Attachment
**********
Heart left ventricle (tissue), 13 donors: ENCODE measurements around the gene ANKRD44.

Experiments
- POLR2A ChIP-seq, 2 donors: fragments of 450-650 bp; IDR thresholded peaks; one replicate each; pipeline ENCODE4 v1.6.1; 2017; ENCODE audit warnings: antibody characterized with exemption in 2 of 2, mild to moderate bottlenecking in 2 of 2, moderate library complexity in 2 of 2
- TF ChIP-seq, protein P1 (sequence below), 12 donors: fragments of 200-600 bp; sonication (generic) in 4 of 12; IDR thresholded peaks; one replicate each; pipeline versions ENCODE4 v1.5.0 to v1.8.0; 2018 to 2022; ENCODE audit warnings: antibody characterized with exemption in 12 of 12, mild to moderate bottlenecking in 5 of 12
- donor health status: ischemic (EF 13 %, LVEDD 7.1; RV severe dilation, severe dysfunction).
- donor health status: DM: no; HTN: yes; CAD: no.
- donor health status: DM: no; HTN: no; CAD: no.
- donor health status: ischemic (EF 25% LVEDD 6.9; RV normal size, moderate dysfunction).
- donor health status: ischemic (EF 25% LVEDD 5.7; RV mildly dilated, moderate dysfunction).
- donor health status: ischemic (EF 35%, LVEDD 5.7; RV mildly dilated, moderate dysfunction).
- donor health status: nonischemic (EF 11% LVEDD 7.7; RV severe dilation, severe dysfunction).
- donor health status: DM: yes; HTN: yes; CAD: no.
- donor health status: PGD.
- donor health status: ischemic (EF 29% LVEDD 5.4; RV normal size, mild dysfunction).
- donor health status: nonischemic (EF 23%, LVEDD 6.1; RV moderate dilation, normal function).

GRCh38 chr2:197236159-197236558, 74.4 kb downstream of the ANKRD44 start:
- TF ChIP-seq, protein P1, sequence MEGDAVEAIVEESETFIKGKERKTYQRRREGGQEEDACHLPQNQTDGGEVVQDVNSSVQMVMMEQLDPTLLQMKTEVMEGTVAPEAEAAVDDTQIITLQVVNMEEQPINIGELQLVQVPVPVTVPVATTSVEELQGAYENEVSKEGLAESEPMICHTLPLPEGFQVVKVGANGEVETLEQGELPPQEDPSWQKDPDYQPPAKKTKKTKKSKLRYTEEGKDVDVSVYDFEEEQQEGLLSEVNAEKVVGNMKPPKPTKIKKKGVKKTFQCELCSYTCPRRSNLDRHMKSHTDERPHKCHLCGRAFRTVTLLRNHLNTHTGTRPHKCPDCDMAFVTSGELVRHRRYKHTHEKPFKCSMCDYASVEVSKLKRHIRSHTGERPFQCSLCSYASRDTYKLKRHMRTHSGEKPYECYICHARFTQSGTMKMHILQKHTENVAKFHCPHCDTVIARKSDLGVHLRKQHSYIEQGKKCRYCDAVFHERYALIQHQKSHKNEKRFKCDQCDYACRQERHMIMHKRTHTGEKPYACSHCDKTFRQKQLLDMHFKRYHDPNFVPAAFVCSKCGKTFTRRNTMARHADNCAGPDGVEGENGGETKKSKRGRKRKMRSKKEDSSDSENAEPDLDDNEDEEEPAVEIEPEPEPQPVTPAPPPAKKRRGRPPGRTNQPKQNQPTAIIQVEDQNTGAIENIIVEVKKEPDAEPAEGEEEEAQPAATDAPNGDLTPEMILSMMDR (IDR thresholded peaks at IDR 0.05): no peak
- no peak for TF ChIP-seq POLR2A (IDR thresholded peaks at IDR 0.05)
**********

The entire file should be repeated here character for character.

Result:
Heart left ventricle (tissue), 13 donors: ENCODE measurements around the gene ANKRD44.

Experiments
- POLR2A ChIP-seq, 2 donors: fragments of 450-650 bp; IDR thresholded peaks; one replicate each; pipeline ENCODE4 v1.6.1; 2017; ENCODE audit warnings: antibody characterized with exemption in 2 of 2, mild to moderate bottlenecking in 2 of 2, moderate library complexity in 2 of 2
- TF ChIP-seq, protein P1 (sequence below), 12 donors: fragments of 200-600 bp; sonication (generic) in 4 of 12; IDR thresholded peaks; one replicate each; pipeline versions ENCODE4 v1.5.0 to v1.8.0; 2018 to 2022; ENCODE audit warnings: antibody characterized with exemption in 12 of 12, mild to moderate bottlenecking in 5 of 12
- donor health status: ischemic (EF 13 %, LVEDD 7.1; RV severe dilation, severe dysfunction).
- donor health status: DM: no; HTN: yes; CAD: no.
- donor health status: DM: no; HTN: no; CAD: no.
- donor health status: ischemic (EF 25% LVEDD 6.9; RV normal size, moderate dysfunction).
- donor health status: ischemic (EF 25% LVEDD 5.7; RV mildly dilated, moderate dysfunction).
- donor health status: ischemic (EF 35%, LVEDD 5.7; RV mildly dilated, moderate dysfunction).
- donor health status: nonischemic (EF 11% LVEDD 7.7; RV severe dilation, severe dysfunction).
- donor health status: DM: yes; HTN: yes; CAD: no.
- donor health status: PGD.
- donor health status: ischemic (EF 29% LVEDD 5.4; RV normal size, mild dysfunction).
- donor health status: nonischemic (EF 23%, LVEDD 6.1; RV moderate dilation, normal function).

GRCh38 chr2:197236159-197236558, 74.4 kb downstream of the ANKRD44 start:
- TF ChIP-seq, protein P1, sequence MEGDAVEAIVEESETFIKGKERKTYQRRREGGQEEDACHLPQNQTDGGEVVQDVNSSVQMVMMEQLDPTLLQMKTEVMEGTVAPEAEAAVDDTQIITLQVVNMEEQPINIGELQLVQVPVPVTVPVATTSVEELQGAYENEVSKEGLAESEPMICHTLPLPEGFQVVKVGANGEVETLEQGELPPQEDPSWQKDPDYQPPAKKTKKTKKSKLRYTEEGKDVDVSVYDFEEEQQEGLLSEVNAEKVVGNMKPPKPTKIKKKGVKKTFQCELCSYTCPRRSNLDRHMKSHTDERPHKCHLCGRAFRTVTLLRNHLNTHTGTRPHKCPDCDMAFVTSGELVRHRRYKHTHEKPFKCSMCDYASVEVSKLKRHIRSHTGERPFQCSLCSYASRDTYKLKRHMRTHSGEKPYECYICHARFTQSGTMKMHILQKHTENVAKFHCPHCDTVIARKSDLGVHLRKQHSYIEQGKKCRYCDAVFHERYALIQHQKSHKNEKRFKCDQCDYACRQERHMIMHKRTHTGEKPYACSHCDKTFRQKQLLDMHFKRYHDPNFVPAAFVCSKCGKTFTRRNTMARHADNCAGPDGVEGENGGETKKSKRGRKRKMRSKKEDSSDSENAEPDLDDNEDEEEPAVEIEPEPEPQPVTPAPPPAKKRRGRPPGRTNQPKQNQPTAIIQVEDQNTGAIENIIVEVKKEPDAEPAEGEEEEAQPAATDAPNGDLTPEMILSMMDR (IDR thresholded peaks at IDR 0.05): no peak
- no peak for TF ChIP-seq POLR2A (IDR thresholded peaks at IDR 0.05)